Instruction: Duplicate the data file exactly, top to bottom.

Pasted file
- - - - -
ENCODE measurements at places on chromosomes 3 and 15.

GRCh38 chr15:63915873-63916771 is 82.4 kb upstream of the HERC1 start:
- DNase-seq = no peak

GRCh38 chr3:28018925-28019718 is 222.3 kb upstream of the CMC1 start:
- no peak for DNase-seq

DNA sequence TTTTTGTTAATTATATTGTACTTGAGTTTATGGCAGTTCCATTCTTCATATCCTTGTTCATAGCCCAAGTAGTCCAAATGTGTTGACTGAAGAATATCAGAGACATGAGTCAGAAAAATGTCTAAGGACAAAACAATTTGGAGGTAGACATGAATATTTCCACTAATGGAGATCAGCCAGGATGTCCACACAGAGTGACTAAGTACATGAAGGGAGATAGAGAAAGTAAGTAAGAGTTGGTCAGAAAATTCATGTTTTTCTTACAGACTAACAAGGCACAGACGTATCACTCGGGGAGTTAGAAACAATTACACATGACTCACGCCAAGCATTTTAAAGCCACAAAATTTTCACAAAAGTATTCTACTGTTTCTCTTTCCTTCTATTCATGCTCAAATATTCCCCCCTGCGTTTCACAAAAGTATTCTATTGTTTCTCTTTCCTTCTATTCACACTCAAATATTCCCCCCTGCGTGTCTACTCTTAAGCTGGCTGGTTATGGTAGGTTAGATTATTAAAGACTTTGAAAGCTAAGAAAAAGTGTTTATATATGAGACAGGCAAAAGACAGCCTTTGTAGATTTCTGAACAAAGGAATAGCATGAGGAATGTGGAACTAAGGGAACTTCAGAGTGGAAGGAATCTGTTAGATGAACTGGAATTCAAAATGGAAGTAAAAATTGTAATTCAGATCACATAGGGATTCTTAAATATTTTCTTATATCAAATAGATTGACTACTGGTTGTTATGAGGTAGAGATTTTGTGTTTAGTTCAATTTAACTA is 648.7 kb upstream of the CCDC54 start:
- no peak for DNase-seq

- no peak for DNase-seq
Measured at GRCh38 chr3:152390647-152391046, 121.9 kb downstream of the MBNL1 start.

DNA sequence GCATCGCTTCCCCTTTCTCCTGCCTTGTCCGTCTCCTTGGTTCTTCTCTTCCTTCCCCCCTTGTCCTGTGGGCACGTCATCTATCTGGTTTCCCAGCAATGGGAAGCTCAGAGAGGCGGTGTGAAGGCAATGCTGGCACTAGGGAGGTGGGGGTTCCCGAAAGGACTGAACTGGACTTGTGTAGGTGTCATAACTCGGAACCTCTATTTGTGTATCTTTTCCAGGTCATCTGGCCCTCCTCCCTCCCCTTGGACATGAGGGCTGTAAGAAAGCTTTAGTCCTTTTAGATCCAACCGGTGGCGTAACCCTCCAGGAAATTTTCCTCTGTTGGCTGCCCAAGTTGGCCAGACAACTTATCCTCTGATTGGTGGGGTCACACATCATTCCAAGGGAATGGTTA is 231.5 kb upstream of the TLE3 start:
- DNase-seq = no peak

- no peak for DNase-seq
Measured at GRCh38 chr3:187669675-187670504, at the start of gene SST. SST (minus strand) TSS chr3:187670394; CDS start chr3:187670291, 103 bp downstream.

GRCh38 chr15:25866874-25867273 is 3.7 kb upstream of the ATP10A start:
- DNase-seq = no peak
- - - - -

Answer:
ENCODE measurements at places on chromosomes 3 and 15.

GRCh38 chr15:63915873-63916771 is 82.4 kb upstream of the HERC1 start:
- DNase-seq = no peak

GRCh38 chr3:28018925-28019718 is 222.3 kb upstream of the CMC1 start:
- no peak for DNase-seq

DNA sequence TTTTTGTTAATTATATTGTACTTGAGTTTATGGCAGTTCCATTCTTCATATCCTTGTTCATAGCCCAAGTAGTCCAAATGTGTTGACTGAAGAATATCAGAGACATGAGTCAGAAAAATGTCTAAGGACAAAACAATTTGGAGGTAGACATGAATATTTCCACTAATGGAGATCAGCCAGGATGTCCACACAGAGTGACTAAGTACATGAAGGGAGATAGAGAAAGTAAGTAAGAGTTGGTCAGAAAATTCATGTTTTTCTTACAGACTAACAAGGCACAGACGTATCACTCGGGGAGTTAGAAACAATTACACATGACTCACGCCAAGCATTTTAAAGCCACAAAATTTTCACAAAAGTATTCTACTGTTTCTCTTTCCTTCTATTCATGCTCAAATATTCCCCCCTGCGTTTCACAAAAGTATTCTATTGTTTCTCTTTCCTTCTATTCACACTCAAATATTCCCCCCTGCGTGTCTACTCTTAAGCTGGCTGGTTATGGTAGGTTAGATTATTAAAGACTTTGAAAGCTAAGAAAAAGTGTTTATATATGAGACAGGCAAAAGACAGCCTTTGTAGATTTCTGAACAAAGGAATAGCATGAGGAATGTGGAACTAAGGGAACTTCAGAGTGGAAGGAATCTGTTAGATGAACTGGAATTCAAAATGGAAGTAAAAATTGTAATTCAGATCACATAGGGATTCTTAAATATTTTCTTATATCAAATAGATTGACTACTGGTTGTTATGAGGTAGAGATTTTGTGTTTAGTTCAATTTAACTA is 648.7 kb upstream of the CCDC54 start:
- no peak for DNase-seq

- no peak for DNase-seq
Measured at GRCh38 chr3:152390647-152391046, 121.9 kb downstream of the MBNL1 start.

DNA sequence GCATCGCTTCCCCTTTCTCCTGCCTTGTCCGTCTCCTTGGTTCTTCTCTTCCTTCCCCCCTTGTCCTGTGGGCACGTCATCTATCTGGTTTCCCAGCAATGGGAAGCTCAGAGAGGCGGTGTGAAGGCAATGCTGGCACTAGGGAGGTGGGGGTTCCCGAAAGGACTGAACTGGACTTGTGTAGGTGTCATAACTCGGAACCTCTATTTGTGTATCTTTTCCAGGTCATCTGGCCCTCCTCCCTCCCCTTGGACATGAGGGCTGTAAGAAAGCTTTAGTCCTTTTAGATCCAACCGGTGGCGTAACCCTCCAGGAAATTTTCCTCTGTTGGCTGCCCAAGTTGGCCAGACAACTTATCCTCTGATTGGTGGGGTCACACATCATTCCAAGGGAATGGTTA is 231.5 kb upstream of the TLE3 start:
- DNase-seq = no peak

- no peak for DNase-seq
Measured at GRCh38 chr3:187669675-187670504, at the start of gene SST. SST (minus strand) TSS chr3:187670394; CDS start chr3:187670291, 103 bp downstream.

GRCh38 chr15:25866874-25867273 is 3.7 kb upstream of the ATP10A start:
- DNase-seq = no peak